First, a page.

General Reactions: The gas-liquid chromatography involves a sample of a mixture of 1-propanol, 1-butanol, and 1-pentanol being vaporized and injected onto the head of the chromatographic column. The sample is transported through the column by the flow of inert, gaseous mobile phase. The column itself contains a liquid stationary phase which is adsorbed onto the surface of an inert gas. The temperature is critical during this process.
Specific Reactions: In the gas phase, the system must be confined to a pressure-tight volume in which the apparatus consist of a metal column in which the stationary phase is placed, the ends of which are closed with porous plugs. The temperature of the injection port should be higher than the boiling of the highest boiling component so that the mixture does not vaporize when is first introduce. The sample (mixture of 1-propanol, 1-butanol, and 1-pentanol) is then introduced at the head of the column in a small area and is then carried away by the carrier gas. The temperature of the column is lower than that of the injection port but high enough to prevent condensation of the components. Since the carrier gas flows continuously through the column due to the considerable amount of space in which the mobile phase flows. The molecules that make up the components of the sample are carried when they are not attracted to and immobilized by the stationary phase. The longer it is immobilized, the longer it will take to come out of to be extracted from the column.
Mechanism: the temperature of the detector should higher than the boiling point range of the mixture that way the sample clears it before a new sample is injected into the chromatograph. The mixture of 1-propanol, 1-butanol, and 1-pentanol will provide evidence of the separation during the column exit at the detector site. As each component is being extracted from the detector, a recorder which is attached to the detector is graphically documenting retention time. The chromatogram allows one to measure retention of times as well as relative concentration. Gas Chromatograph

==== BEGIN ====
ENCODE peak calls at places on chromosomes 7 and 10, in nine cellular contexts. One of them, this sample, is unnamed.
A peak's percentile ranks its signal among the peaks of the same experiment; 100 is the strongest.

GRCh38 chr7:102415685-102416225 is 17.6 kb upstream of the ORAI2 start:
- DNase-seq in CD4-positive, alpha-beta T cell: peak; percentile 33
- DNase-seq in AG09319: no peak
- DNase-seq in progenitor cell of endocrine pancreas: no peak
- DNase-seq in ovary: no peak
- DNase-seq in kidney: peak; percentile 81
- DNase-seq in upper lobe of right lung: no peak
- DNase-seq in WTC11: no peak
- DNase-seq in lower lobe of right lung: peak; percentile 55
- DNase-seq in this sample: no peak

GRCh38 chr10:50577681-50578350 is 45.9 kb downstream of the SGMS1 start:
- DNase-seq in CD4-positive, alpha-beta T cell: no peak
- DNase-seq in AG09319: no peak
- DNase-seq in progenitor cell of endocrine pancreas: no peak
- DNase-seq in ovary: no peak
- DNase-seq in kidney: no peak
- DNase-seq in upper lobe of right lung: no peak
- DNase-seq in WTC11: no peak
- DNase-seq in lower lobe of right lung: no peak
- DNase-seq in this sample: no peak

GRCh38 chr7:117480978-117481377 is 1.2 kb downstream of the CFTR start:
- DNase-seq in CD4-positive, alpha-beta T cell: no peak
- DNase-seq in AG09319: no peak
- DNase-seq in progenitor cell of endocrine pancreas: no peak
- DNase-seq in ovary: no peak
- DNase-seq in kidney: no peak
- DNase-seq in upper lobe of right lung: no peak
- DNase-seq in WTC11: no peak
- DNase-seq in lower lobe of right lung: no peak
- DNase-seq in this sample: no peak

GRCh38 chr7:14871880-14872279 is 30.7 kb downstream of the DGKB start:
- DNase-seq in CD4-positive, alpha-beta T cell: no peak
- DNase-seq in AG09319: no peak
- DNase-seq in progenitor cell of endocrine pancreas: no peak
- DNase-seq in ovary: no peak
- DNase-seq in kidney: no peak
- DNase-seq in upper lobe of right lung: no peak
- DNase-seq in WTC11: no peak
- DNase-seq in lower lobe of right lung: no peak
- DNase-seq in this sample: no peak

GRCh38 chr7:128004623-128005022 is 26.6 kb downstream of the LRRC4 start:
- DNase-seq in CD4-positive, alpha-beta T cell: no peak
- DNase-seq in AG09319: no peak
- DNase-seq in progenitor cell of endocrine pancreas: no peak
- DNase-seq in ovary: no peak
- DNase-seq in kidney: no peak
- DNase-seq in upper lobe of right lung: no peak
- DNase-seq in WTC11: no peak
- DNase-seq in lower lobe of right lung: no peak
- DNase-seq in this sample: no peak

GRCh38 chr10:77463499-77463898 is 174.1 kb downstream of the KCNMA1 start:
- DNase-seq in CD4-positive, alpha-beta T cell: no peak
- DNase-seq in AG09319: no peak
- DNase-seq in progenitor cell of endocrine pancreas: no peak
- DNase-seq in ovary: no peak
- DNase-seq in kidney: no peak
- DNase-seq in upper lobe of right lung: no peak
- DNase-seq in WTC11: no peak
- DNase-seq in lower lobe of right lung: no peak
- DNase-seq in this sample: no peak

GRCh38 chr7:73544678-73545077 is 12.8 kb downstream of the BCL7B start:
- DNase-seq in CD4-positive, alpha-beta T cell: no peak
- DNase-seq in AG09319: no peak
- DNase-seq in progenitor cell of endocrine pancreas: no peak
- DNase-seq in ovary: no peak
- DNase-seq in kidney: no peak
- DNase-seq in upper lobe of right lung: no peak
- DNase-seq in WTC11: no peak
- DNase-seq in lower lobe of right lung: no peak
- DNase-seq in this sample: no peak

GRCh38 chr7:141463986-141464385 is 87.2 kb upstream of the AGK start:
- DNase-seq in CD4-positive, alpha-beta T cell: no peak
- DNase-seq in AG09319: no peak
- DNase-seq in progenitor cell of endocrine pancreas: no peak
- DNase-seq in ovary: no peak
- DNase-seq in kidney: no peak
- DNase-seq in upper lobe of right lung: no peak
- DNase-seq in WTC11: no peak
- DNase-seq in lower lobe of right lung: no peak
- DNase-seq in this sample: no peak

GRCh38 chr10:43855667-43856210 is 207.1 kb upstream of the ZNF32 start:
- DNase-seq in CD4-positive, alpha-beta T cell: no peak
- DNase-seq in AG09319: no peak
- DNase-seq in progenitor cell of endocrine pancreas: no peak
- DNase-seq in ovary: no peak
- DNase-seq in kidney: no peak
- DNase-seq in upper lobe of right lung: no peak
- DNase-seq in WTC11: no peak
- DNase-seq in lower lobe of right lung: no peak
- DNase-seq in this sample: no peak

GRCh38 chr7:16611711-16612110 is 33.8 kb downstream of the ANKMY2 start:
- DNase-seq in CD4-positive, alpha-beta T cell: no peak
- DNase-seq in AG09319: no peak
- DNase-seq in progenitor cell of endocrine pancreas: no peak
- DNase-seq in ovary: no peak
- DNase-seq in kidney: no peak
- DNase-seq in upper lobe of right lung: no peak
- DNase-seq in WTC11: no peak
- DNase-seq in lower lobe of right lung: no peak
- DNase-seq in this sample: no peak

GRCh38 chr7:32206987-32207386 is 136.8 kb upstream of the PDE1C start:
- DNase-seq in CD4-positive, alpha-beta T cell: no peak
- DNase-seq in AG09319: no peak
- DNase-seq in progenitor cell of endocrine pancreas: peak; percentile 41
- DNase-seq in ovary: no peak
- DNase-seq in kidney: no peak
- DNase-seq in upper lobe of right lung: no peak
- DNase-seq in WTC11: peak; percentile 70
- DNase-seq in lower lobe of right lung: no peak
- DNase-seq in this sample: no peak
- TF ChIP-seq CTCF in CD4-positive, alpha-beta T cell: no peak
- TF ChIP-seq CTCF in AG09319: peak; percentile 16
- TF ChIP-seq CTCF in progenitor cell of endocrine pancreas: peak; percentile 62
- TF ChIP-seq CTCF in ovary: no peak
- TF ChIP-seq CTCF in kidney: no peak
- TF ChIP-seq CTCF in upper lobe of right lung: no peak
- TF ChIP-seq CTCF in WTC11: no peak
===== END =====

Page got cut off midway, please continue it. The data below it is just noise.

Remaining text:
Equipment and Chemicals
1. Gas chromatograph
4. Inert gas (helium, nitrogen, argon)
1. Three-to-five carbon alcohol mixture
1. Introduce the sample at the head of the column.
2. Measure the retention times and relative time from the chromatogram.
3. Set the temperature of the range by the boiling range of the sample.
4. The temperature of the injection port should be higher than the boiling point of the highest component.
5. The temperature of the detector should be much higher than the boiling point range of the mixture.
6. Make sure the current of the inert gas is sufficient in order for the passing of the component.
7. Measure the peak area.
8. Multiply the height by half the base length or width at half height.
9. Set the gas chromatograph conditions as directed by professor.
10. Each column has different set of condition.
1. Glass equipment should be wash individually with warm water.
2. Left over organic material should be dispose in proper containers. Do not dump in sink.
3. Turn off the air if used,
4. Put away your equipment in the drawer
5. Clean up your work areas
6. Close the fume hood sash completely
7. Wash hands thoroughly with soap and water before leaving the lab.
Data and Calculations
See calculations attached to worksheet